THE ELECTRIC TOOTHBRUSH

It's not hype: Toothbrushes that plug in really do get your teeth cleaner. Invest in a new high-tech model with soft bristles and extra whitening power. Here are three to try.

Photograph by Jamie Chung

It's not hype: Toothbrushes that plug in really do get your teeth cleaner. Invest in a new high-tech model with soft bristles and extra whitening power. Here are three to try. Katie Hintz

1. Ultreo

Pro: The pared-down toothbrush uses ultrasound technology that breaks paste into microbubbles to clean teeth more deeply.

Con: The way the ultrasound waveguide—a rubber ball in the center of the bristles—knocks against your teeth is annoying until you become accustomed to it.

$170, ultreo.com

2. Philips Sonicare Healthy White

Pro: The streamlined design makes the transition from manual to electric easier, and the "Clean & White" mode purports to lighten teeth by two shades in two weeks.

Con: That whitening mode is noisy enough to wake any nearby sleepers.

$110 for two modes, $130 for three, sonicare.com

3. Oral-B Triumph With SmartGuide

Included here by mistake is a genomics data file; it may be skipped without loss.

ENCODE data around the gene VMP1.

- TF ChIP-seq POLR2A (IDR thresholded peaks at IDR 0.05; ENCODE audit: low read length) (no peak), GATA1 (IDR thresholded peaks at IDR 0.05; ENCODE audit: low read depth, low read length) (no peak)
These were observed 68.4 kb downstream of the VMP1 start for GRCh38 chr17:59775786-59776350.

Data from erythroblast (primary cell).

Pro: A separate wireless display reminds you to switch mouth quadrants every 30 seconds and automatically stops the bristles when you're brushing too hard.

Con: The multistep assembly rivals that of an IKEA shelving unit.

$150, oralb.com

The Alternative: Whitening Toothpaste (Email Diamant Red Formula)

Photograph by Jamie Chung

The average whitening toothpaste comes in a glittery box that advertises supposed miracle ingredients—peroxide! Free oxygen molecules! But the French brand Email Diamant has been winning fans since 1893 with a more refined approach. Encased in a retro metal tube, the licorice-flavored paste makes gums look redder, which gives the illusion of whiter teeth. The effect is subtle enough that you won't look like a Seacrest acolyte.

$18, bigelowchemists.com

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